Depression: The Silent Stalker

Depression has many names and wears many different faces. It is a successful CEO of a multimillion dollar company, a famous celebrity worshipped by fans all over the world, it is the sweet old lady in church who seems quite fulfilled serving her community, or a seemingly happy young mother of three.

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Depression is guised in many ways. You won’t easily see it no matter how many times you bump into it. It is deceitful, a silent stalker that affects more than 350 million people across the globe. It is the world’s leading cause of disability, a major contributor to diseases and a leading cause of suicide. Suicide affects people, both men and women, in all types of communities.

What is depression?
Depression is used to describe various and often overlapping feelings and experiences. For most people, being depressed means being sad, low in spirits, detached, or upset. However, you can have all of these feelings without being clinically depressed. Feeling sad or blue at times is normal and has little effect on normal functioning.

Clinical depression, on the other hand, is more than simply feeling dejected or unhappy for a few days. It is a long-lasting emotional, physical and cognitive state that has significant and detrimental multifaceted effects on a person’s life. People suffering from depression feel persistently sad for weeks and even for months, causing them to function poorly at home, school or work.

Depression isn’t something to be ashamed of or to be guilty about. It isn’t a character flaw, a sign of weakness, or a lack of personal strength. It is not something you can just snap out of by pulling yourself together.

But take heart; depression is not permanent. A person suffering from depression can make a full recovery with the right treatment and support.

How is depression recognized?
The symptoms of depression vary from person to person. Some people may have signs and symptoms, while others may have none at all. At its mildest, depression could cause a persistent feeling of sadness. At its worst, depression can make a person feel suicidal and that life is no longer worth living.

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According to the World Health Organization, there are about one million suicide deaths every year, . That accounts for 3500 deaths each day. Depression is a leading cause of suicide. This underscores the importance of recognizing the signs and symptoms of depression before it becomes a serious mental health condition.

Below are the most common signs of depression:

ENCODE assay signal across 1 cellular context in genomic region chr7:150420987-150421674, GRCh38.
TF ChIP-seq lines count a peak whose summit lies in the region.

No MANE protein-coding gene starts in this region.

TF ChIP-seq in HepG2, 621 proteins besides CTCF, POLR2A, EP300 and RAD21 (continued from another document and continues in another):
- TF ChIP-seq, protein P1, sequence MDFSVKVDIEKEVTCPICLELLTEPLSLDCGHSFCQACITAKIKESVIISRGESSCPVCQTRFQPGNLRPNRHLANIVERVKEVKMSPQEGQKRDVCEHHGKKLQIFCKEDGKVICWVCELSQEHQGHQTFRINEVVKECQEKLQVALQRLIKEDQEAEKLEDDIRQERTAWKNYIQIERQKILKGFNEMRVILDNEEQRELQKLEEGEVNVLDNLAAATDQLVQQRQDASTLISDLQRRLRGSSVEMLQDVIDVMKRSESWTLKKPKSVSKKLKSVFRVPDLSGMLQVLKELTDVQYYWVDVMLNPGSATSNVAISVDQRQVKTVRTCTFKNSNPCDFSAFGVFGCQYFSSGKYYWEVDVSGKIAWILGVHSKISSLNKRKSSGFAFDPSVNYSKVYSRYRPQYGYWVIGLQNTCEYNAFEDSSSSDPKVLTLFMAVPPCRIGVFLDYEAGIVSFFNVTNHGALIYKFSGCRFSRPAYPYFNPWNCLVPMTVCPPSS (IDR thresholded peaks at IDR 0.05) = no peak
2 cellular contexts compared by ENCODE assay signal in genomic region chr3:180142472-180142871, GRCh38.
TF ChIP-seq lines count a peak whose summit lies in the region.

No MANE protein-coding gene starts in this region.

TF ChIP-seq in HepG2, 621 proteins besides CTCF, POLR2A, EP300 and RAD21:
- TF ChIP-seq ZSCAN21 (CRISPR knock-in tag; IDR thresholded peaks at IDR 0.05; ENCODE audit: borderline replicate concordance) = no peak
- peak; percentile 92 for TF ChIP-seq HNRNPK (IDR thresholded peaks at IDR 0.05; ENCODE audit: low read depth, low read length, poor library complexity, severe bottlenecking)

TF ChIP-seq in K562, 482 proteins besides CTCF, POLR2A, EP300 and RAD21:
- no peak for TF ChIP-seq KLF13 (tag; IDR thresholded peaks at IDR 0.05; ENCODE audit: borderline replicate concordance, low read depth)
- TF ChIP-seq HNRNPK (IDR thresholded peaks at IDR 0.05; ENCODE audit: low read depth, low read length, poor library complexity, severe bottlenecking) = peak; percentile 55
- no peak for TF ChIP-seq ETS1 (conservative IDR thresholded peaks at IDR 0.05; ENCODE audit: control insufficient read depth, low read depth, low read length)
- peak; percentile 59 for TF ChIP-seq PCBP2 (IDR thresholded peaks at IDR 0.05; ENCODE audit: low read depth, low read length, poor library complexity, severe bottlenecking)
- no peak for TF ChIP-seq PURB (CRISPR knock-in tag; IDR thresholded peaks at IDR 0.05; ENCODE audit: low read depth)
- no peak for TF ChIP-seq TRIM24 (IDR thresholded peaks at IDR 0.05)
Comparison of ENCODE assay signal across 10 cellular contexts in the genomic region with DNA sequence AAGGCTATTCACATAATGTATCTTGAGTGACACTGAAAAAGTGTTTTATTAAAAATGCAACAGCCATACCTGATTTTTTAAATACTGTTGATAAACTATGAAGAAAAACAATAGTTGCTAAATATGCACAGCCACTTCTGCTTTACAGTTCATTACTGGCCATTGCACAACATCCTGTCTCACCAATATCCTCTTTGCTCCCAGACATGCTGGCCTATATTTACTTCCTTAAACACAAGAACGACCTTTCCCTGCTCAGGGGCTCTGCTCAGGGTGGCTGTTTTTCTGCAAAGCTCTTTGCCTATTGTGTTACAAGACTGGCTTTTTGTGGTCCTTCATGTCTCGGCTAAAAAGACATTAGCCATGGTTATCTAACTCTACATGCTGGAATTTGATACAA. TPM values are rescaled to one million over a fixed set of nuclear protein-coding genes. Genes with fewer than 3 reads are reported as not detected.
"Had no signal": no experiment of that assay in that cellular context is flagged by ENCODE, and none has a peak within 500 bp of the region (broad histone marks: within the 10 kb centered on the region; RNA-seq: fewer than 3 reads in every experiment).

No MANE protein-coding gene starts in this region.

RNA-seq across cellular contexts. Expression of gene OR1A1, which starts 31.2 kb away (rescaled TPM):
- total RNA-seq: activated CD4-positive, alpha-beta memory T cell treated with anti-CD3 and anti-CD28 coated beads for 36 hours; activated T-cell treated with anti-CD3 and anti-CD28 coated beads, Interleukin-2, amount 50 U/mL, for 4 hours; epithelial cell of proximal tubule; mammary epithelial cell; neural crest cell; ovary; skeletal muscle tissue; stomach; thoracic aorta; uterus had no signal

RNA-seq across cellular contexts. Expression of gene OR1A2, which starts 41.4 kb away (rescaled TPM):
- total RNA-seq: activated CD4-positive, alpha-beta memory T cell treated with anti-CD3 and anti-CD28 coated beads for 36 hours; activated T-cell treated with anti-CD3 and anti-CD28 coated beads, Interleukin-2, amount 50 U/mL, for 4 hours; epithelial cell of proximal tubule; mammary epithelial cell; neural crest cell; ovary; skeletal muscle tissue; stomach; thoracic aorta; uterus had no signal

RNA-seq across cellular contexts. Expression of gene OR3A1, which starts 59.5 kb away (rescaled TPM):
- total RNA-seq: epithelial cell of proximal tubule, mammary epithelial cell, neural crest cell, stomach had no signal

– Feelings of hopelessness;
– A persistent feeling of sadness, anxiety and emptiness;
– Pessimism (e.g. glass is half empty, things are bound to get worse);
– Feelings of hopelessness;
– Irritability;
– Restlessness;
– fatigue or lower levels of energy;
– changes in sleeping patterns (sleeping too little or too much);
– changes in eating habits (eating too little or too much);
– may complain of more aches and pains, headaches cramps or digestive problems, which do not get better with treatment;
– may lose interest in things once enjoyed;
– may lose interest in sex;
– difficulties in concentrating, remembering details and making decisions;
– Constant talking or thinking about death; and
suicidal thoughts may occur, with others acting on it.

When to see a doctor
It’s important to see your doctor if you think you’re depressed. Many people wait a long time before seeking help for depression. However, the sooner you see a doctor, the sooner you’ll be on your way to recovery.

How is depression treated?
Treatment for depression involves talking therapies, medications or a combination of these. The kind of treatment your doctor will recommend depends on the type of depression you have.

Mild depression
Some people with mild depression simply wait for their depression to improve by itself. This is known as the “wait and see method,” in which case you’ll be seen by your doctor after two weeks to monitor your progress. Your doctor may also suggest an exercise routine to help you out of your depression and/or a support group to help you talk through your feelings.

Mild to Moderate Depression
If your mild depression isn’t improving or you have moderate depression, your doctor might recommend you to go through talking treatments, which is a form of psychotherapy. There are various types of talking therapies, including cognitive behavioral therapy, which helps you to manage your current problems by changing the way you think and behave, and counseling, which allows you to talk about your problems with a counsellor who may be able to help you deal with the negative feelings that you have.

Moderate to Severe Depression
Your doctor might suggest a combination of talking therapy plus a course of antidepressants, most particularly if you have severe depression. You may also be referred to a mental health team that consists of a psychologist, a psychiatrist, occupational therapists and specialist nurses. Your mental health team will provide you intensive specialist talking treatments and prescribed medication.

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